(b) "Booster seat" means either a backless child passenger restraint system meeting the standards of Federal Motor Vehicle Safety Standard No. 213 (49 CFR § 571.213) as it may be amended from time to time, or a belt-positioning seat meeting the standards of Federal Motor Vehicle Safety Standard No. 213 (49 CFR § 571.213) as it may be amended from time to time.
(c) "Child passenger restraint system" means a specially designed seating system that conforms with Federal Motor Vehicle Safety Standard No. 213 (49 CFR § 571.213) as it may be amended from time to time and which is either permanently affixed to a motor vehicle or is affixed to such vehicle by a seat belt or LATCH system.
(d) "Driven" means operated or in physical control of a vehicle.
(e) "Driver" means a person who drives or is in actual physical control of a motor vehicle.
(f) "Hayride" means a pleasure ride taken by a person or group of persons in the
cargo area of a vehicle that is designed to carry hay or other agricultural produce.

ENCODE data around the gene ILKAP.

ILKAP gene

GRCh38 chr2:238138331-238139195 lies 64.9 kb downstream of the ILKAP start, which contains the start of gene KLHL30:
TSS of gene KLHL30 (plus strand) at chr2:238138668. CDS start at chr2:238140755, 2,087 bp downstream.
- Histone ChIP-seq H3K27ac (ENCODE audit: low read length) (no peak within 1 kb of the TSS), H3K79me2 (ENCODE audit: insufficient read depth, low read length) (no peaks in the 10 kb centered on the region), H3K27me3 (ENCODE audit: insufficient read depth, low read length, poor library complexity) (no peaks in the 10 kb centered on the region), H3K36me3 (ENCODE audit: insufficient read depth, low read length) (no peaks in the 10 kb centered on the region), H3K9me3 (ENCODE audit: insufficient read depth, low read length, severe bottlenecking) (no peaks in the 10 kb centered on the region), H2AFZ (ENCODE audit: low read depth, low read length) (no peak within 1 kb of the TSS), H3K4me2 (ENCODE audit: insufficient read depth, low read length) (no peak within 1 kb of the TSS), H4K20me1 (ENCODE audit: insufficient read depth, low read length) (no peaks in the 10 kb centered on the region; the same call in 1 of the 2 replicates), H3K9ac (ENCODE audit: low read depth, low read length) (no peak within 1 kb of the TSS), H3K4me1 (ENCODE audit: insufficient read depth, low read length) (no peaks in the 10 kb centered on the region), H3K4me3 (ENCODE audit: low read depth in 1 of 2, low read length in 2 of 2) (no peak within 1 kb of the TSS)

(g) "Field" means a piece of cleared land for raising crops or pasturing livestock.
(h) "Lap and shoulder belt system" means a seat belt restraint system consisting of a combination lap and shoulder belt that complies with Federal Motor Vehicle Safety Standard No. 208 (49 CFR § 571.208) as it may be amended from time to time.
(i) "LATCH system" (Lower Anchors and Tethers for Children System) means originally installed motor vehicle anchorages providing for the installation of a child passenger restraint system by means of two lower anchorages and an upper anchorage to which a tether strap can be attached.
(j) "Motor vehicle" means any motor vehicle that is required to be equipped with seat belts by Federal Motor Vehicle Safety Standard No. 208 (49 CFR § 571.208) as it may be amended from time to time.
(k) "Parade" means an organized procession or march authorized by a governmental permit.